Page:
I saw a question similar to this one, and it was answered but the answer was kind of vague and I'm looking for a little more detail than that. The question I'm referring to is this one.
The answer simply states that there are more page tables, one for each process. And the same thing is said in the book that I'm studying from.
Quote (translated myself, so might not sound so great):
During the program execution, the CPU works with logical addresses. The logical address has to be translated into a physical address for which a special structure called page table is used. The operating system generates a page table for each process in execution.
Okay, so that seems to be clear. But the books seems to contradict itself later on, in the section which explains where and how these tables are stored. Here's what the book says:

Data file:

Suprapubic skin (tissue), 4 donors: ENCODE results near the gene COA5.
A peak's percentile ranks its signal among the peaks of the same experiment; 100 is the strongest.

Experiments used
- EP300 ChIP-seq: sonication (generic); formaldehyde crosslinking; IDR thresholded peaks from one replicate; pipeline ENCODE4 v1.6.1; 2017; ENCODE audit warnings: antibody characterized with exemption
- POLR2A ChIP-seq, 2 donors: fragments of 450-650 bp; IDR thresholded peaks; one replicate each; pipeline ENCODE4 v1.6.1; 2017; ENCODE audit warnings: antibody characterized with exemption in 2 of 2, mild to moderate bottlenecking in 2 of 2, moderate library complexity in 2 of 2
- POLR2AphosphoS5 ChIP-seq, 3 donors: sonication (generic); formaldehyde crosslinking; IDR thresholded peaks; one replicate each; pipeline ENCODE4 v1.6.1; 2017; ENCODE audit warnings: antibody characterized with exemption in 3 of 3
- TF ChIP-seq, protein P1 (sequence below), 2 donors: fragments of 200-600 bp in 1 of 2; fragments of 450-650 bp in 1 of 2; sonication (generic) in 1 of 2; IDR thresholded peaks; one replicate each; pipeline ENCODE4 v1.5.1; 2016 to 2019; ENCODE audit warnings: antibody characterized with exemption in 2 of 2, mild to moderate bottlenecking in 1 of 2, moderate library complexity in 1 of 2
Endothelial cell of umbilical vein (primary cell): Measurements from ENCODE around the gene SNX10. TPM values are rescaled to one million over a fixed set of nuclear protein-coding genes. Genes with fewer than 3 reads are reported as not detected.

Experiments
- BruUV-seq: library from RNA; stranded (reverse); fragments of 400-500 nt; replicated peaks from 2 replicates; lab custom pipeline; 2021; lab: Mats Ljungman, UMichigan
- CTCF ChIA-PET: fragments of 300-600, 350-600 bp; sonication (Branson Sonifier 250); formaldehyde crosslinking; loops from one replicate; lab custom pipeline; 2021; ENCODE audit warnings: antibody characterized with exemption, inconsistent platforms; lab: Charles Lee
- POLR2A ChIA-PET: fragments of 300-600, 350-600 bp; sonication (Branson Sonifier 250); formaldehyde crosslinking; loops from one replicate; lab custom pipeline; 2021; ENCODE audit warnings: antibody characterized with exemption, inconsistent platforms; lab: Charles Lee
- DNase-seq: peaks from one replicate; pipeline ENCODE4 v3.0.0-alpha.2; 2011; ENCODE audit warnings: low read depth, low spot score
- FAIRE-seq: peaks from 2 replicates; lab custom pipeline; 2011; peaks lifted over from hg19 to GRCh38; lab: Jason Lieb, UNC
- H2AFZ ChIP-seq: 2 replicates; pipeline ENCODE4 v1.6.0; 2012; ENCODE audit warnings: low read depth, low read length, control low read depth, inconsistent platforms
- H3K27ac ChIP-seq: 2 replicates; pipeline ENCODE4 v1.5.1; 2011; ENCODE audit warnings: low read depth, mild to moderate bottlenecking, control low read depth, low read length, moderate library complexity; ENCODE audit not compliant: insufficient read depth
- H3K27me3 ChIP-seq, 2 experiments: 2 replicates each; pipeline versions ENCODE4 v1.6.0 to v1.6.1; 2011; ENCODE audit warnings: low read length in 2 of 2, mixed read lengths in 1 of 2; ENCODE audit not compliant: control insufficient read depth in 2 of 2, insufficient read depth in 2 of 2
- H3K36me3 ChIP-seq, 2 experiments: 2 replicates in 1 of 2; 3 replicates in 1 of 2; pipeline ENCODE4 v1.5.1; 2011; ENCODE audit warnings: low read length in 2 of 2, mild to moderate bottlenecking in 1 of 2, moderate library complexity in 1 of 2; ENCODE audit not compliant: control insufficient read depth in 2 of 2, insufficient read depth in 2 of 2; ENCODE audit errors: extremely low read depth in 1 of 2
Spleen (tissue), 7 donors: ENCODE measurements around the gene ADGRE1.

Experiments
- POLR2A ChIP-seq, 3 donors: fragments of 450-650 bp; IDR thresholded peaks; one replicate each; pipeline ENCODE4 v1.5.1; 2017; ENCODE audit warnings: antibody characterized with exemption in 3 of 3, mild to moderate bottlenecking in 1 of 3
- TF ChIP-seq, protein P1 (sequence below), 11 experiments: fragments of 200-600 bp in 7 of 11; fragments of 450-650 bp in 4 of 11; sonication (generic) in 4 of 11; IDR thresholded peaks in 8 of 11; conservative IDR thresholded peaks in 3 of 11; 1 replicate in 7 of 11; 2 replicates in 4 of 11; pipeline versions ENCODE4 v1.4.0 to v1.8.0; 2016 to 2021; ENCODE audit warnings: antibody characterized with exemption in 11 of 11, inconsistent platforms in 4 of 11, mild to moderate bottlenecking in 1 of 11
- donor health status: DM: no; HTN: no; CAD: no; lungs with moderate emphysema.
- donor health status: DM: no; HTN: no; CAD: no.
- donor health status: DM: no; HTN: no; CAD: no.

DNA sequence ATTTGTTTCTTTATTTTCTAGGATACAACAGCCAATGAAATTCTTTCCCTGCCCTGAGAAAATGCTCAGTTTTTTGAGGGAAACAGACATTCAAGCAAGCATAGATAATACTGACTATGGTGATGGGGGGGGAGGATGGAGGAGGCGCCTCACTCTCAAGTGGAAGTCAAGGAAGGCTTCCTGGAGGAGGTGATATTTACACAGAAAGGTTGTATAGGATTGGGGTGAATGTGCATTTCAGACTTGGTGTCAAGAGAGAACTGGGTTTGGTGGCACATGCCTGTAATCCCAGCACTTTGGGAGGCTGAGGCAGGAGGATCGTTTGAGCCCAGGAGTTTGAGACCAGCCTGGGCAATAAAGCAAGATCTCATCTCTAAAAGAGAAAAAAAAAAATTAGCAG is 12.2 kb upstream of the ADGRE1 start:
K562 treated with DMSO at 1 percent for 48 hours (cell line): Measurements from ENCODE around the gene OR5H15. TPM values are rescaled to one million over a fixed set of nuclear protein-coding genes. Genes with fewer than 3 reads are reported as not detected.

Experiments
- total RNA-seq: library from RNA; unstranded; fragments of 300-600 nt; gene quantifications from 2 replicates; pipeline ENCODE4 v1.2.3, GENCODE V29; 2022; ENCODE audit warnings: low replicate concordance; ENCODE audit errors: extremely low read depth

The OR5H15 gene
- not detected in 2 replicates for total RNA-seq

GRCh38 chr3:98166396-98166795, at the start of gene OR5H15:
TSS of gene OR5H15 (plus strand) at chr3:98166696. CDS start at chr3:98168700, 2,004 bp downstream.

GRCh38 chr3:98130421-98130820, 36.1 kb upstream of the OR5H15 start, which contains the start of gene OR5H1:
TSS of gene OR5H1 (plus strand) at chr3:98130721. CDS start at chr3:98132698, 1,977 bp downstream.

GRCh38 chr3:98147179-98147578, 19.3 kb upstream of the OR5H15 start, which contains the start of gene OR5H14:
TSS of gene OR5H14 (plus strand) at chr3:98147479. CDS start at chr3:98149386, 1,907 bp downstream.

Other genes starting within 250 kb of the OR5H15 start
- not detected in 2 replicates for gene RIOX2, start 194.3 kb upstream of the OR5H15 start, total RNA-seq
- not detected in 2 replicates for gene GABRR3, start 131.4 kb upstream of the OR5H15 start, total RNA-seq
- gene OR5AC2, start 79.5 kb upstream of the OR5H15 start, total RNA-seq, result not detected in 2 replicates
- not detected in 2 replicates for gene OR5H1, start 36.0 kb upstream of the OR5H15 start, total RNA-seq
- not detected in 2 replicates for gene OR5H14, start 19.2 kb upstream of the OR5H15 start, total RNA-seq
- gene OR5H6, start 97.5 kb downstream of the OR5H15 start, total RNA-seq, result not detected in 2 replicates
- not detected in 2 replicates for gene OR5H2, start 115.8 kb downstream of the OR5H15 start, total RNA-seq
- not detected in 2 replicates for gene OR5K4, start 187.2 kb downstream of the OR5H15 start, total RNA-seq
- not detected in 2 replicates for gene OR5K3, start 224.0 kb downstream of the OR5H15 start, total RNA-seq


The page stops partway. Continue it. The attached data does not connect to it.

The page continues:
In the simplest case, a page table can be stored in a set of registers. However, using registers for storing page tables is only satisfactory when the table is relatively small. In the situation where the table is larger it is kept in memory, and a special base register points to its location (Page Table Base Register - PTBR).
I guess you can already see my confusion here: The plural and singular just keep alternating so I'm not sure whether there is in fact one or more page tables. Later on the concept of the Translation Lookaside Buffer is introduced and it gets even more confusing.
My questions come down to this:
Is there a single page table where all the pages from different processes are mapped into different memory frames, or is there a page table for each process currently being executed? If the latter is true, then does the CPU have a separate PTBR for each of these tables? I mean that seems kind of impossible, since that register is physical which would imply that there needs to be a finite number of them. Or maybe a combination of these cases, where there is in fact a table for each process but the CPU operates only with one at a time with some kind of context-switching mechanism?
Thanks in advance.